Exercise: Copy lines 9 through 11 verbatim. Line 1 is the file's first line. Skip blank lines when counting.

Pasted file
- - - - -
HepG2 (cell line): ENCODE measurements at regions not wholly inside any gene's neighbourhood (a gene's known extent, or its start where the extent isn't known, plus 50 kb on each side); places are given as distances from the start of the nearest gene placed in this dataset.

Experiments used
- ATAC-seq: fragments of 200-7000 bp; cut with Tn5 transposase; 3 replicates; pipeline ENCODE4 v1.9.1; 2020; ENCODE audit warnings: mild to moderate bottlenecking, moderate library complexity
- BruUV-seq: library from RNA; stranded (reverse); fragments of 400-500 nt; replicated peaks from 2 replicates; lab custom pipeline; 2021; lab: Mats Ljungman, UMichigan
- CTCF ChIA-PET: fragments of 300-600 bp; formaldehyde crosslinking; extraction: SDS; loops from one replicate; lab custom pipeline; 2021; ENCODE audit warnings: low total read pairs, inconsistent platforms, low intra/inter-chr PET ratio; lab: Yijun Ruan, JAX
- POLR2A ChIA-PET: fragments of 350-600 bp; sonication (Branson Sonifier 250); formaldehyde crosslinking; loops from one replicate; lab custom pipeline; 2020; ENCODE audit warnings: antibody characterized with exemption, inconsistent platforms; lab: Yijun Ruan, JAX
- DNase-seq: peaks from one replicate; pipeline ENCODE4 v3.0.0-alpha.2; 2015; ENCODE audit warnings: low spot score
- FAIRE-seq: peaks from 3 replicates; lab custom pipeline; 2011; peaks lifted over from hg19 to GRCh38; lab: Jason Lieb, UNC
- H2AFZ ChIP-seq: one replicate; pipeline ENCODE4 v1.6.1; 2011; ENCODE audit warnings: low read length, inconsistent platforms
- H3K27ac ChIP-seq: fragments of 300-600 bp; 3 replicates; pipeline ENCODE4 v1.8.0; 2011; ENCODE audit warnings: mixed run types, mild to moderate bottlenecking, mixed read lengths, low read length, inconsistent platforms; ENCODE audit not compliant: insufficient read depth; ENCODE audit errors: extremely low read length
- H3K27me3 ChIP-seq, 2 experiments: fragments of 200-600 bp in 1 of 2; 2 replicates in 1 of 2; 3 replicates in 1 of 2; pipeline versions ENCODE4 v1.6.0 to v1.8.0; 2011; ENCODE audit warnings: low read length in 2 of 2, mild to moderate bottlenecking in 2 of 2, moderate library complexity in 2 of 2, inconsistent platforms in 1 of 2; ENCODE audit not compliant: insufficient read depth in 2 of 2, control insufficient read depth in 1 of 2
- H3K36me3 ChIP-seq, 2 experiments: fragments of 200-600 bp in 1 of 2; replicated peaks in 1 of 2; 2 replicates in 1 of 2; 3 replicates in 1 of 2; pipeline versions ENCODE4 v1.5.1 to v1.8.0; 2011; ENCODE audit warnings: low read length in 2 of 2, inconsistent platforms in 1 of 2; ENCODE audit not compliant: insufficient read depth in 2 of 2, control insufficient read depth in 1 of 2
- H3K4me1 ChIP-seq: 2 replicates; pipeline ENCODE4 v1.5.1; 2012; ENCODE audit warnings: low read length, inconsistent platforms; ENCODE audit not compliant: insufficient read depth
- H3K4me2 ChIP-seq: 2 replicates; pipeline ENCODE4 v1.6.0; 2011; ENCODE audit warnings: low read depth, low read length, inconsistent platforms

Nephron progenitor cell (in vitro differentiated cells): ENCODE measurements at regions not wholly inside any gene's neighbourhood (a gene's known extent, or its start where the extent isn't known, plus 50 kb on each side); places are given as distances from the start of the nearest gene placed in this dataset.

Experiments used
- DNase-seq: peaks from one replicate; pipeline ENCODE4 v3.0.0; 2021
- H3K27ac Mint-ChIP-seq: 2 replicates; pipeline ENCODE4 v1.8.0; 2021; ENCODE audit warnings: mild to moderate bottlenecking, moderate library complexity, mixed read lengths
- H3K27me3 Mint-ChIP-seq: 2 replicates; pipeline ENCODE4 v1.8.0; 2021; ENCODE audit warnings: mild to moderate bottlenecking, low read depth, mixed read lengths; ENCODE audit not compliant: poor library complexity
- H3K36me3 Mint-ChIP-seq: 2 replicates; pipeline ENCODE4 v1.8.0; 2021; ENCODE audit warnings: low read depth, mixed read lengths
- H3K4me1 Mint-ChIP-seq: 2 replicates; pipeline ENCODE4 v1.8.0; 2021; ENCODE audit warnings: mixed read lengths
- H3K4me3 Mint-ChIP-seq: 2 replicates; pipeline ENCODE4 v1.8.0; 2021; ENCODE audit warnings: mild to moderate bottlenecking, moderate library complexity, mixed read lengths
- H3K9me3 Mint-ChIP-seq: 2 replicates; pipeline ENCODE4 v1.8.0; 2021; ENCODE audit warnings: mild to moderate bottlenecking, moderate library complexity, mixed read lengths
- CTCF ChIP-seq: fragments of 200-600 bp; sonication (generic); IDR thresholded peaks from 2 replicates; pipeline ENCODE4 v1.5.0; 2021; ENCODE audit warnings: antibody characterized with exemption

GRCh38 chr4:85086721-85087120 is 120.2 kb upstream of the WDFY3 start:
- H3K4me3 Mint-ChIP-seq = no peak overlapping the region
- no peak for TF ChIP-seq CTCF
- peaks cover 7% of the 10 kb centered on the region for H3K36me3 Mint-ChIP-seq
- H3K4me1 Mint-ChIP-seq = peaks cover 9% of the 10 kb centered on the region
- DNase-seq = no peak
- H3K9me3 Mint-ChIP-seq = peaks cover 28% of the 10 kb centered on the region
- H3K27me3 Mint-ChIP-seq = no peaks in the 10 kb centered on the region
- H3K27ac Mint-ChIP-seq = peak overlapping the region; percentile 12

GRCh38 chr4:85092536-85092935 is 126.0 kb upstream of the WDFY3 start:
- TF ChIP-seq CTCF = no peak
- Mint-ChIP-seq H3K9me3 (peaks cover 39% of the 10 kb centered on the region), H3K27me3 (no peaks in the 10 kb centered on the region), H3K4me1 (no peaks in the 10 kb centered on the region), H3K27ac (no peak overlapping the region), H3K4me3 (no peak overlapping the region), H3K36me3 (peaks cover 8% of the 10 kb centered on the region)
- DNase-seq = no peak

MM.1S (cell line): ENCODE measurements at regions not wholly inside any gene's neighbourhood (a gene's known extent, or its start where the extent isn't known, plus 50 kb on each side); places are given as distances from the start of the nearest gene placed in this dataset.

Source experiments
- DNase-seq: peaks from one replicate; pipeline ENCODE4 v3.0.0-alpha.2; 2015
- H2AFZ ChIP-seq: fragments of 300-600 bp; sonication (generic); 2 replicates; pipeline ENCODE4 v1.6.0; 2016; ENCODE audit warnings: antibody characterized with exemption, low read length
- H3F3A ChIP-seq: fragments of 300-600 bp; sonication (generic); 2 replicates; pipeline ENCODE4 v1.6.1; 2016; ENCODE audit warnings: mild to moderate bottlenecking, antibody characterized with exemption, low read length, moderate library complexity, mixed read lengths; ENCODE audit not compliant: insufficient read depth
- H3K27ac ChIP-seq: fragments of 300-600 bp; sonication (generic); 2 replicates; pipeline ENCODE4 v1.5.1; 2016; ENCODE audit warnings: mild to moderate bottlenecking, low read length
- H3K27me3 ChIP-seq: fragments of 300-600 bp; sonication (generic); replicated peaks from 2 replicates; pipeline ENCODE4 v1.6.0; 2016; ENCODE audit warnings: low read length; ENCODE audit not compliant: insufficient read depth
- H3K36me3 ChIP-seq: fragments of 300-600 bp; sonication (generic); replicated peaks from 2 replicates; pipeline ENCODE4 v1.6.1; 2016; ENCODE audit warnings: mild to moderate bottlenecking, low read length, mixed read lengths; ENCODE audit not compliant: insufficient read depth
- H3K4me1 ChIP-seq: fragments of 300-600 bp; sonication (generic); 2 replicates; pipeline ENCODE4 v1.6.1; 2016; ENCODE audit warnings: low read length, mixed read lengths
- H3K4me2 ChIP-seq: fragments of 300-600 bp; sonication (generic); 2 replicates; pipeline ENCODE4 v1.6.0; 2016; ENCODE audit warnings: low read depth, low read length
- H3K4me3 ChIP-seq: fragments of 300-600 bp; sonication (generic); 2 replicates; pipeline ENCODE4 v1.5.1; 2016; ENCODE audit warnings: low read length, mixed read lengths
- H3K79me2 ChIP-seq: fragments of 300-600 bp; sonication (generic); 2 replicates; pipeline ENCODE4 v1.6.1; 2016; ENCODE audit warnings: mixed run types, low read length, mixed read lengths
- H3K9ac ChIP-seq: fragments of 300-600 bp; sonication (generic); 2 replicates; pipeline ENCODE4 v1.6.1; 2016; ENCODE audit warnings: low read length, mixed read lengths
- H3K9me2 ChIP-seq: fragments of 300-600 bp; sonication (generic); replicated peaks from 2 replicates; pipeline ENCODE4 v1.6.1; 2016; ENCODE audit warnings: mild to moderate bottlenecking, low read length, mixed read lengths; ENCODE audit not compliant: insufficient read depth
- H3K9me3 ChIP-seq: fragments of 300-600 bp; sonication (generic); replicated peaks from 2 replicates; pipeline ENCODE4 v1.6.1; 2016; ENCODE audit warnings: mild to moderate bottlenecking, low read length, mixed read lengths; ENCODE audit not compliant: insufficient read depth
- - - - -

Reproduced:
- H2AFZ ChIP-seq: one replicate; pipeline ENCODE4 v1.6.1; 2011; ENCODE audit warnings: low read length, inconsistent platforms
- H3K27ac ChIP-seq: fragments of 300-600 bp; 3 replicates; pipeline ENCODE4 v1.8.0; 2011; ENCODE audit warnings: mixed run types, mild to moderate bottlenecking, mixed read lengths, low read length, inconsistent platforms; ENCODE audit not compliant: insufficient read depth; ENCODE audit errors: extremely low read length
- H3K27me3 ChIP-seq, 2 experiments: fragments of 200-600 bp in 1 of 2; 2 replicates in 1 of 2; 3 replicates in 1 of 2; pipeline versions ENCODE4 v1.6.0 to v1.8.0; 2011; ENCODE audit warnings: low read length in 2 of 2, mild to moderate bottlenecking in 2 of 2, moderate library complexity in 2 of 2, inconsistent platforms in 1 of 2; ENCODE audit not compliant: insufficient read depth in 2 of 2, control insufficient read depth in 1 of 2